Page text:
Target Heart Rate
Here is my disclaimer. Before you start any exercise regimen, especially if you haven’t worked out in awhile, see your Doctor.
As I’ve stated in other blogs, I graduated from The Citadel, The Military College of South Carolina. When I was in College in the 1980’s (I know, I’m getting older), and being at a Military College, we knew nothing about our Target Heart Rate. We basically just worked out until the workout was over in the gym or we just ran a certain distance at a certain time. We were young and it really didn’t matter what our “Target Heart Rate” was. It was just a matter of getting out there and getting it done. We would go for a 30 minute run or a 4 mile run, or whatever it was that we were doing and when it was over it was over. We were in our late teens and early 20’s so, no one paid attention to Heart Rates. We also didn’t care if we were training for the aerobic zone, or optimal performance, or fat burning or whatever else. The goal was just to get done without puking, hopefully. But, I have to tell you, I did see my fair share of puking, especially when we had our PT (Physical Training) tests. The tests were done for grade and if you didn’t pass it, you were assigned to the “Jelly Roll Patrol” and had Remedial PT every afternoon. That was not a good thing to be on because of the ridicule that came with it as well as taking time away from valuable study time or precious free time.
Age and Performance with Heart Rate
Of course your heart can take more strain when you’re young. The older we get, the less strain we want to put on it. I keep telling my wife and kids that, but she doesn’t listen. Besides, stress doesn’t count as an Aerobic workout, I don’t think. So, my best advice is to listen to your body. I’ve been hanging out with Tony Horton and doing workouts with him live. He ALWAYS recommends a good heart rate monitor. If you need some suggestions, let me know and I can tell you which ones we use. Using a heart rate monitor will allow you to not exceed your maximum heart rate (some even alarm when you get to that point) and it will also calculate, with some degree of accuracy, the amount of calories you burn during a workout. In the absence of a heart rate monitor, Tony says you can use the number scale. A 1 would be you are sitting on the couch eating cupcakes and a 10 would be you are about to hurl. For the average person, you want to be in the 8 to 9 range for a good aerobic fat burning workout. Anything less than that and you’re “dogging it” and much above that and you won’t be able to perform for long and keep your heart rate up. It is also important that you determine what you are trying to accomplish. Are you doing activity just to keep your body moving or are you looking for peak athletic performance? The chart I posted shows your age along with your target heart rate for your anticipated purpose. Most “normal” people will not want to workout at peak performance activity, or at least not every day. So, even if you are doing intense programs like P90X or Insanity, you will want to watch your heart rate. That is the beauty of working out at home to a DVD. You can monitor it and pause it and take breaks as needed without any thought of ridicule with others in a “class” type situation. On the other hand, you will want to make sure you are holding yourself accountable. Working out with others makes you push yourself, so it really depends on your personality. Maybe you want a combination of both the gym and at home. The main thing is to do something!!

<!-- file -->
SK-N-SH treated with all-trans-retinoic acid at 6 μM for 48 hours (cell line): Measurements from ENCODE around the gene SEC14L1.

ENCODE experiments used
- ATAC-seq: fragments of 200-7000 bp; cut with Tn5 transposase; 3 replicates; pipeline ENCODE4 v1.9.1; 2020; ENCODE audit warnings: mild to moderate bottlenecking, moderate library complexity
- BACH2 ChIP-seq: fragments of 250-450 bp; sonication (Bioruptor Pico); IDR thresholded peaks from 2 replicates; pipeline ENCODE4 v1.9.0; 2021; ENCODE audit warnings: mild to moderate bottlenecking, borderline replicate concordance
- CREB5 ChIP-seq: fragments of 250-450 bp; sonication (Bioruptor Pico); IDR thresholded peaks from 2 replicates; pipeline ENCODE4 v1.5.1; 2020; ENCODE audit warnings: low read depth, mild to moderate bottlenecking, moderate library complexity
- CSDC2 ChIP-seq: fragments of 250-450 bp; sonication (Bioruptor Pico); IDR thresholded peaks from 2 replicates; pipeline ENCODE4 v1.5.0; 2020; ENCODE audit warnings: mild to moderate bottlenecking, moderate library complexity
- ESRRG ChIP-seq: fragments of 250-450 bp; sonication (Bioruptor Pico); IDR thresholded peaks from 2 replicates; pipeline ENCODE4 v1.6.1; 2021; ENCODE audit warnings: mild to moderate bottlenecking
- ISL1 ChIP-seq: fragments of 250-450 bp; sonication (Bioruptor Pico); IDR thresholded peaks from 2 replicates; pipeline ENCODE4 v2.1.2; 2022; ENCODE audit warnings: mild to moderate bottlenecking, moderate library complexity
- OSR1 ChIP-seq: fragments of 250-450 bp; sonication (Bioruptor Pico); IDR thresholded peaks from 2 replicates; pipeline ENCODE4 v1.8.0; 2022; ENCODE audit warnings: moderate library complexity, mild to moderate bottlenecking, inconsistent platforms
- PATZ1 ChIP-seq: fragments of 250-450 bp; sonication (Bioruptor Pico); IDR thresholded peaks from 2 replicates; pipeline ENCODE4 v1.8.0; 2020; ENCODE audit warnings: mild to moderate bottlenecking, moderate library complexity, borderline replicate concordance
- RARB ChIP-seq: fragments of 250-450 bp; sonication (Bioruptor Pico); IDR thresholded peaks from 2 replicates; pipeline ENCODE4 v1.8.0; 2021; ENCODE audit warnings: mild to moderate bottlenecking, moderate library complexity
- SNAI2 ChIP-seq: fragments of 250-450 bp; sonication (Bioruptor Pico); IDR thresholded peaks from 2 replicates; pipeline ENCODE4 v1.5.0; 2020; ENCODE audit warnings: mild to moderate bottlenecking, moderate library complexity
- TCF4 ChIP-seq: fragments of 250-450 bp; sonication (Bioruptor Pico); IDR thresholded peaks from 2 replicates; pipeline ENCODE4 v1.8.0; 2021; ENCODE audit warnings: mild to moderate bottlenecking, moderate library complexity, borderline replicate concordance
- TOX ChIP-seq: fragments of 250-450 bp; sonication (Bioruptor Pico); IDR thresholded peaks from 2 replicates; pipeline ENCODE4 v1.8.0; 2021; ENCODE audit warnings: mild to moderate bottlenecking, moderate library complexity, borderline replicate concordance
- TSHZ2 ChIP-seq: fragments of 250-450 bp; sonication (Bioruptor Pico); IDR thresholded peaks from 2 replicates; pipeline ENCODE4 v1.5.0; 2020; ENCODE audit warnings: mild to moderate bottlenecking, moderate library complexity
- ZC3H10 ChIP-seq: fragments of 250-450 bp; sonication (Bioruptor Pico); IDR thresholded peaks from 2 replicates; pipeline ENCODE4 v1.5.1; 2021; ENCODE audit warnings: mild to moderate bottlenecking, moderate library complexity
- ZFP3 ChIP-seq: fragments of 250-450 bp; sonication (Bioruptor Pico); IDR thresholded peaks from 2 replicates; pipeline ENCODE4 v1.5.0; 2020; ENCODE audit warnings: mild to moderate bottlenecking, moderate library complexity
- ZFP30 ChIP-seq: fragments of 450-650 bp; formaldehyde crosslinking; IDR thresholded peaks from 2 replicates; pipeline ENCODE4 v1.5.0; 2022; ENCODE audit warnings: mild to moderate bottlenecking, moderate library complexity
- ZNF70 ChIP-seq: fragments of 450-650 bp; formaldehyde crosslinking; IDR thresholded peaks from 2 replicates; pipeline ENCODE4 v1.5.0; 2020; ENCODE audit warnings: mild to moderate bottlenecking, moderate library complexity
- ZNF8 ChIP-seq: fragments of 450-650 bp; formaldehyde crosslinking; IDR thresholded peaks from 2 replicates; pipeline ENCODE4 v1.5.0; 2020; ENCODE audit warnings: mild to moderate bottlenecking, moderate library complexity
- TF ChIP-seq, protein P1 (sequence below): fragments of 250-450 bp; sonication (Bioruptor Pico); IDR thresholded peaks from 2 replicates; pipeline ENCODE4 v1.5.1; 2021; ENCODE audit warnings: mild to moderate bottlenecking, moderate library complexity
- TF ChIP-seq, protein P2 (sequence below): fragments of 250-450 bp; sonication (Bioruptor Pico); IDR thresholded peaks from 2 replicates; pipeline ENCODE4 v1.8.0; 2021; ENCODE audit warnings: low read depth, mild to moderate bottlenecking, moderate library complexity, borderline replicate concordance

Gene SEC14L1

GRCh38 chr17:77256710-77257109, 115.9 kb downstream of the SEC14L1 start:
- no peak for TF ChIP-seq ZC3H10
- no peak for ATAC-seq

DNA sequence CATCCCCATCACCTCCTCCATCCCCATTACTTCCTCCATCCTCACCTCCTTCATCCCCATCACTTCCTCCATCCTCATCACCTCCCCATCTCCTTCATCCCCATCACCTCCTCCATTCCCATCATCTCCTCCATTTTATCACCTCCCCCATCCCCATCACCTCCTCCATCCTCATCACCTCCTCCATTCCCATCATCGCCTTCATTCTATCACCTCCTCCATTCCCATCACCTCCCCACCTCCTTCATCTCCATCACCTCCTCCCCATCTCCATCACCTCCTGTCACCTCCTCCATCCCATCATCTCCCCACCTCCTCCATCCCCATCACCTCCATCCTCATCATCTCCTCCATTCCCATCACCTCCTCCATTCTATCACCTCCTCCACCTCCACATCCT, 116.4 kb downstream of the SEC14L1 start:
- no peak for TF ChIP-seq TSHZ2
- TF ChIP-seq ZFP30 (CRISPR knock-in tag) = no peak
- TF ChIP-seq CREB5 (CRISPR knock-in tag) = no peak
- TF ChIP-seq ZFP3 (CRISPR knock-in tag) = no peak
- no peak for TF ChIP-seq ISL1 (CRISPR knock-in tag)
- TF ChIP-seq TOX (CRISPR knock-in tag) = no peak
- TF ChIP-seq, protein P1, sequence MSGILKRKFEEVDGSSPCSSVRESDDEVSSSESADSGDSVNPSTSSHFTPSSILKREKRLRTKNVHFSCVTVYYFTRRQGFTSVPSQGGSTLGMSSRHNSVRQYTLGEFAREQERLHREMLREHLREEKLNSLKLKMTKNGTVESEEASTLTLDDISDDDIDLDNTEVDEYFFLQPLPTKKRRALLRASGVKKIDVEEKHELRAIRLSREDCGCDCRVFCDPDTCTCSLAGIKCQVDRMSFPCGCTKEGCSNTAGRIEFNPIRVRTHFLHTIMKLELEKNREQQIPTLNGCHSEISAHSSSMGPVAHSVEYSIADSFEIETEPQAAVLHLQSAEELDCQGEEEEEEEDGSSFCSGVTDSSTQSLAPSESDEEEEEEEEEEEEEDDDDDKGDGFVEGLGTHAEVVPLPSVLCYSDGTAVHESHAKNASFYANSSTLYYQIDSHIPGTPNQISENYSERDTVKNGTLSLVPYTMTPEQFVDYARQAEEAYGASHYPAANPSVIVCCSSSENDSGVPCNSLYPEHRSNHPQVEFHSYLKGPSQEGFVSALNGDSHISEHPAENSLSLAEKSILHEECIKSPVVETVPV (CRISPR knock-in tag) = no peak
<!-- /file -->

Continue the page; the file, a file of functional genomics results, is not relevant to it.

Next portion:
Interval Training and Heart Rate
Think back to the 70s and 80s and the jogging craze. People didn’t worry about a Target Heart Rate. People wanted to get in shape so they went out “running”. Running is fine for most people as long as the knees and ankles are protected. Most people keep their speed constant and just “go for a run”. They do the same thing if they are running on a treadmill. Studies, however, show more aerobic benefits as well as increased lung capacity and better heart function, as well as quicker recovery if interval training is incorporated into the workouts. Basically, interval training is simply getting the heart rate up to a high level, again depending on your goals, and then a slower “recovery” period to allow your heart to slow down some and then elevating it again. The amount of time at the elevated rate and the amount of the “recovery” time again depends on your purpose and goals. High Intensity Interval Training (HIIT) has even become the “norm” among people who have limited time and want the best workout possible. It typically requires little if any equipment and has been proven to burn fat long after the workout is over. TurboFire is one of the Beachbody programs that incorporates HIIT training.
So, the bottom line with all of this is, know your goals, know your limits, pick a workout that is fun, incorporate some interval training and get some results. Of course you need to watch your nutrition, but if you just start your training slow and ramp it up, you will see results if you stay consistent.
A final disclaimer….if you become routinely nauseous, light headed or dizzy, or just don’t “feel right” during your workout, or if your heart rate stays elevated after a workout, you will want to see a Doctor. Let’s be safe, but let’s get in shape!!!